A postman meets the reader in Liyum Mathrawa as well. Rathnapala is the postman who delivers these letter dosages to a lady who awaits his arrivals. Once classmates in the same school fate had it that they should be separated within a short period of knowing each other. Mentally imbalanced due to the pressure and loneliness within her life Kalyani meets her old schoolmate as her postman by accident. Her daily happiness is within these letters and without them she falls back in to the darkness within her mind. 

Will two old schoolmates yet again find love in each other or will fate entwine? We see many an insane person walking aimlessly on streets and living on the streets. Senadeera takes the reader towards Kandy Lake Round to view the story of William, a father lamenting the loss of his son. Mudu Molok Kalugal (Soft Stones) is the undocumented story of the undocumented missing people of a nation lost within political conflict. William, who carves the names of the deceased on tombstones considers his work as a ritual; an honour towards the dead. “Every person on this earth has the right to a burial place. That right is what I have carved onto the stone.”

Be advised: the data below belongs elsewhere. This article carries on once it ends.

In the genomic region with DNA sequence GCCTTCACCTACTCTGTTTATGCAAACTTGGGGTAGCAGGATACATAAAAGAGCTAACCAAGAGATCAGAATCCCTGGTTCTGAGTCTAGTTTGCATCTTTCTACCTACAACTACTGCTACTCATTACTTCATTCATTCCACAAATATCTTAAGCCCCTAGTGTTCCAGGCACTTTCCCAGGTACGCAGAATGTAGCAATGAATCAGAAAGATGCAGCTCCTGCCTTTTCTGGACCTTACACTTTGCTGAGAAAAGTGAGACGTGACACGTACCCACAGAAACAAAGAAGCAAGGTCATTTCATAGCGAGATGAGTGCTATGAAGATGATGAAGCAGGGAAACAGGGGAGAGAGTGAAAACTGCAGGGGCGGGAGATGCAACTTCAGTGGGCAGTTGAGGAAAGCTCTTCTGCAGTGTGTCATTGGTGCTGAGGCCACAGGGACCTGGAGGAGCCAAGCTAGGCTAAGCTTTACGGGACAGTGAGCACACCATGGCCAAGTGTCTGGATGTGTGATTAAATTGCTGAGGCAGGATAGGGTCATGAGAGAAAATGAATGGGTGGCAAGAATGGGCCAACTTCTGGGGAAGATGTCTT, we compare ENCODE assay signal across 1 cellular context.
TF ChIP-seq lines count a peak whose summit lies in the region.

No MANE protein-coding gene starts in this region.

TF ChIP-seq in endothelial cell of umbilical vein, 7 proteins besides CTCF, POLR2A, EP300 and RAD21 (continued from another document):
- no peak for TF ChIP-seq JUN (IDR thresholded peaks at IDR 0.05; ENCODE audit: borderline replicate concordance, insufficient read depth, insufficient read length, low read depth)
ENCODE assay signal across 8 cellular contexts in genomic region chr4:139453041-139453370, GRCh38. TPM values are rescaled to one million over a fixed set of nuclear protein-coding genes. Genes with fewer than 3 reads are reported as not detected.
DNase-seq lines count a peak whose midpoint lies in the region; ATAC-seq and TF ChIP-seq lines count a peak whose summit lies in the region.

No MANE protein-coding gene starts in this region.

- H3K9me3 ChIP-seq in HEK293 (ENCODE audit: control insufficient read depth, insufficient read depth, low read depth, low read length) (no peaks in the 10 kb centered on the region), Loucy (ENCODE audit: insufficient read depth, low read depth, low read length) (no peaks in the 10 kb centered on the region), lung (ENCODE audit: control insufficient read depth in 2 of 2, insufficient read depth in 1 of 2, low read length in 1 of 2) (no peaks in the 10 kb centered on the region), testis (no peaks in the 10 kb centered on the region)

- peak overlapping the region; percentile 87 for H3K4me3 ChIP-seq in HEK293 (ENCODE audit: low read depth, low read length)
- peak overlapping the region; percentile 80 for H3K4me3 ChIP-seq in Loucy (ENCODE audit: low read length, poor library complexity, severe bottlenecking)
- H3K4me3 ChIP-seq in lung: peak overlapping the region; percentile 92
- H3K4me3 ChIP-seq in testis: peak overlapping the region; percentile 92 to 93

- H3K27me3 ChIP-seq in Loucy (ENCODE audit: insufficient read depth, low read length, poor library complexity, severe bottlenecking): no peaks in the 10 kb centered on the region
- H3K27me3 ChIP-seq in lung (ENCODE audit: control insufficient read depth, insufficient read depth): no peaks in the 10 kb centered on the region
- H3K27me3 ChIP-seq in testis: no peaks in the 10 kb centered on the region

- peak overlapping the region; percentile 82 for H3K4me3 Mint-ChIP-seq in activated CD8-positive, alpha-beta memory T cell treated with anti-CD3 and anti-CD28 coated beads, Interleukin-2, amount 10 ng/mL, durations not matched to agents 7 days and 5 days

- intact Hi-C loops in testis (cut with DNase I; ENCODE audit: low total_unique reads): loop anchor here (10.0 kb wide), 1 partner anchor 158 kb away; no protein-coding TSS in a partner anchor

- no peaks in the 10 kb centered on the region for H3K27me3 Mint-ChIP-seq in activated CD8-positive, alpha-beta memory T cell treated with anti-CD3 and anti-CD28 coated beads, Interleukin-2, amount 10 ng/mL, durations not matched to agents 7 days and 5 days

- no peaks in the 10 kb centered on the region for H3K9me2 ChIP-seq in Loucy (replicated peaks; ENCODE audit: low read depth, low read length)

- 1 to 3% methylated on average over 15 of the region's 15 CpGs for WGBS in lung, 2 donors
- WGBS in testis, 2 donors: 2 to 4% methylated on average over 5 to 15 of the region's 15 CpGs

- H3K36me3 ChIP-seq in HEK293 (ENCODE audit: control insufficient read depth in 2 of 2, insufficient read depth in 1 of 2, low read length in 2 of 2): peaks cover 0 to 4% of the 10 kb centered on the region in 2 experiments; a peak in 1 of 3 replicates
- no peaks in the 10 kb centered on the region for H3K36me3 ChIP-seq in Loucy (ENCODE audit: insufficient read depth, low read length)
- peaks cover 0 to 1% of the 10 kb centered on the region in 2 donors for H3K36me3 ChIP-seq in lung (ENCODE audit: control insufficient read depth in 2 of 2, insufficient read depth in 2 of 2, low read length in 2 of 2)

William loses his youngest son due to an accident and he is fated to carve the tombstone for his child. When his eldest son goes missing among the many who lost their lives due to political conflicts William loses his sanity. After carving a tombstone for his eldest son, William travels to places with this tombstone to rest it where his son is taking his final rest. “That wind caressed our cheeks with the coldness of death like that of on a stone.” 

Asunawayata Passe (After 89) is a letter which recalls the memories of a school. Do academics make students or do they break them, is questioned by Senadeera within this story. Chandralathath Thiras Darshanayak (Horizontal view for Chandralatha) is the story of an unmarried girl tormented by the love of her past. Throughout the collection Senadeera recalls the events of a nation where sorrows were far greater than that of any heart could hold on to. The everyday struggle of the unnoticed people, sorrows of undocumented people are voiced via the penmanship of Senadeera by giving voice to the voiceless.

By Nisansala Dharmasena Bertholameuze | Published: 2:00 AM Sep 25 2021